ETR // Stage 57 // Tabernas - Granada

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  • Tabernas - Granada
  • Radius 100 km
  • 257 km


  • Parque Natural Sierra de Baza
  • Parque Nacional de Sierra Nevada
  • Parque Natural Sierra de Huétor
  • Cabo de Gata-NÌjar Natural Park
  • Andalucía
  • Sierra Nevada
  • The Alhambra, Granada
  • El Albaicín
  • Mirador de San Nicolás
© ETR // European Touring Route AS
© ETR // European Touring Route AS
© ETR // European Touring Route AS
© ETR // European Touring Route AS

Parque Natural Sierra de Baza

From the dusty desert Badlands around Tabernas, to the densely-forested high roads and snow-capped peaks of Parque Nacional de Sierra Nevada, you ride through Parque Natural Sierra de Baza and Parque Natural Sierra de Huétor. Cabo de Gata-NÌjar Natural Park is characterised by volcanic rock formations, lava flows, volcanic domes, and volcanic calderas. The park joined the UNESCO Global Geoparks Network in 2006, and is also a member of the European Geoparks Network. A great ride through natural beauty.

Parque Nacional de Sierra Nevada

The Sierra Nevada Natural Area, which consists of the National Park and Natural Park of the same name, is renowned for extensive mountainous terrain, dense reliefs, and having the highest peak in the Iberian Peninsula, the imposing Mulhacen which stands at 3,479 metres. As part of the Penibética mountain range, it extends from southeast Granada to western Almeria. Due to its huge variety of landscapes and its unique natural attributes, it has received various protection statuses, and besides being a natural park AND a national park, it is also internationally recognised as a Biosphere Reserve.

© ETR // European Touring Route AS
© ETR // European Touring Route AS
© ETR // European Touring Route AS

The Alpujarra villages

The Alpujarra villages are stunning architecturally, with “pueblos blancos” (white houses) nestled in the mountain side and spilling out on either side of the roads, typically featuring small windows, flat roofs, thin chimneys, and porches called 'Tinaos'.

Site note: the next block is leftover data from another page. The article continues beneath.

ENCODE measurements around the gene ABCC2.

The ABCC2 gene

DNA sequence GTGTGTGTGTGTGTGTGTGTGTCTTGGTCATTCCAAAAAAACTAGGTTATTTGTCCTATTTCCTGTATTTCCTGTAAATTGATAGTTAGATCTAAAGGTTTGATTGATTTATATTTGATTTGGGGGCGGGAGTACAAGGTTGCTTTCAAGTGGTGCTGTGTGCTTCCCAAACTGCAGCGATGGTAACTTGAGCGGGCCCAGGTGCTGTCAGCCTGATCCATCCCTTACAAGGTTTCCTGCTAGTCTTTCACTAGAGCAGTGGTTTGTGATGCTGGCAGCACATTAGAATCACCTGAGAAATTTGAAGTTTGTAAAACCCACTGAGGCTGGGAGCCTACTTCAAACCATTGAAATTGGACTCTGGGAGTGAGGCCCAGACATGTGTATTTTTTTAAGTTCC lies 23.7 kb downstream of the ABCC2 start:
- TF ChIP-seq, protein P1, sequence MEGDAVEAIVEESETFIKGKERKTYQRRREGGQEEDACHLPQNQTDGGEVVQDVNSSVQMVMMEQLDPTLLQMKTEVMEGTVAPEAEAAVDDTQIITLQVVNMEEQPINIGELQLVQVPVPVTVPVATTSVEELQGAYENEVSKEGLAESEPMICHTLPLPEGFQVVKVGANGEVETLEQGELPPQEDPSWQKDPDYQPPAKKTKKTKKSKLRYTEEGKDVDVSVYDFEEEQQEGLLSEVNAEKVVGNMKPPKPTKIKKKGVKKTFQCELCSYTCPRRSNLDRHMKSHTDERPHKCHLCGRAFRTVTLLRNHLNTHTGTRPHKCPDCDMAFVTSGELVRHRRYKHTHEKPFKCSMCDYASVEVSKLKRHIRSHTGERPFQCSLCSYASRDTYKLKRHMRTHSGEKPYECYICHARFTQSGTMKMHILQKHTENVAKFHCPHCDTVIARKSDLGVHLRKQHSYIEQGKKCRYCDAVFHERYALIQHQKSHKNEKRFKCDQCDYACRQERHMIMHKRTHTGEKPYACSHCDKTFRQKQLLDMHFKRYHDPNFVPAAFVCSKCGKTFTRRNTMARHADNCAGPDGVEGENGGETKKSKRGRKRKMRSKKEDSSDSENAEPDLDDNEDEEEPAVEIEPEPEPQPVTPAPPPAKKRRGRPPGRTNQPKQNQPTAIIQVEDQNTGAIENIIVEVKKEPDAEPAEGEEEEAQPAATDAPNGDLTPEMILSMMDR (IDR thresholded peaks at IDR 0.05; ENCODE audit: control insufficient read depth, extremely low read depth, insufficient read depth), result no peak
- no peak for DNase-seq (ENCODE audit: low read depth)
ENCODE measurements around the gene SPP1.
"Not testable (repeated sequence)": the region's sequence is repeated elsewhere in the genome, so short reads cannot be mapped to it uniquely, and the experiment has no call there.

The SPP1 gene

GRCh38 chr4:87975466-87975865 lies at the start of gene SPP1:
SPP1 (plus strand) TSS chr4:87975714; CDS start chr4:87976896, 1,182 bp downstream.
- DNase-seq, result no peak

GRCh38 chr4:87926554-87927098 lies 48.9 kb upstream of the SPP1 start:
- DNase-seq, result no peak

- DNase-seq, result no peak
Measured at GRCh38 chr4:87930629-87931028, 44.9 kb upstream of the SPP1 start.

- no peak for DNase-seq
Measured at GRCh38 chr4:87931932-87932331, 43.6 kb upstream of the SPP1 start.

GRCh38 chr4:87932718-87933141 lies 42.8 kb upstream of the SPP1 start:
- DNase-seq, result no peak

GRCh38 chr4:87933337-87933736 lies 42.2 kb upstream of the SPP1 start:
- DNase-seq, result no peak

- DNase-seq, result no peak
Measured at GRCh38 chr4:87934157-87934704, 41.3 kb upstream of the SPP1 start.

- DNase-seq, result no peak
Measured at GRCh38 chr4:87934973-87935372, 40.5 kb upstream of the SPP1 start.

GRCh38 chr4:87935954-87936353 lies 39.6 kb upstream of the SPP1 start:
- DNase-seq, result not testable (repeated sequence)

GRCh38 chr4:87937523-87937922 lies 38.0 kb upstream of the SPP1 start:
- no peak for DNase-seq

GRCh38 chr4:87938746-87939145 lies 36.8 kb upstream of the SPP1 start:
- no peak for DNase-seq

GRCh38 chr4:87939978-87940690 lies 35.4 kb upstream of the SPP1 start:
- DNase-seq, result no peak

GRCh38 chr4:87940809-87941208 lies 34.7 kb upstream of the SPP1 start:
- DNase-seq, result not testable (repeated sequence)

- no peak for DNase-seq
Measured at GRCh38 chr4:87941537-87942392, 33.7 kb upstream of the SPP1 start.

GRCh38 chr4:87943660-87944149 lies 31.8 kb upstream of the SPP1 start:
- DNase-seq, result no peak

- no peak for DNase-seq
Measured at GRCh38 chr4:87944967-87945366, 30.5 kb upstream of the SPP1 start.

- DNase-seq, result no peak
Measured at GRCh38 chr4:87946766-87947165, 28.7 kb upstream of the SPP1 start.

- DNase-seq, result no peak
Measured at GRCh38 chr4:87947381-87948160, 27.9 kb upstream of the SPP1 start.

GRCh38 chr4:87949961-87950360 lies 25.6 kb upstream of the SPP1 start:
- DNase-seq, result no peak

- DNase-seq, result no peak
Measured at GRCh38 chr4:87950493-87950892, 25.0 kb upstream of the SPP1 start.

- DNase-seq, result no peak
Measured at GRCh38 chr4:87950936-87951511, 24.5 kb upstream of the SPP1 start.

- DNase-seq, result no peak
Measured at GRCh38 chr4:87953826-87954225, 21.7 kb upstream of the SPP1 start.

The Tartessians, Phoenicians, Greeks, Carthaginians and Romans all resided here at some point, but it was the Moors who left the biggest impression. Their legacy lives on in architecture and irrigation systems, the 'Asequia' water channels.

A large community of mammals (apart from humans and tourists) such as wild boar, foxes, badgers and genets live deep in the forest and scrubland. The most plentiful of all is the mountain goat, often seen traversing the mountain side around the Dílar River Valley and the Poqueira ravine. There are many invertebrate species native to this environment too, including more than twenty species of butterfly and more than thirty kinds of beetle. Fifty shades of tourists, also.

© ETR // European Touring Route AS
© ETR // European Touring Route AS
© ETR // European Touring Route AS

The Alhambra, Granada, Andalucía, España

Only only one hour from the Mediterranean coast, Granada rests in the autonomous community of Andalusia, Spain, and the city of Granada is placed at the foot of the Sierra Nevada mountains, at an elevation of 738 metres above sea level, straddling the confluence of three rivers, Beiro, Darro and Genil.

A magnificent UNESCO World Heritage Site, The Alhambra, with its Moorish architecture and Byzantine influences is an exciting mix of cultures and styles. Spend a couple of days in Granada to take it all in.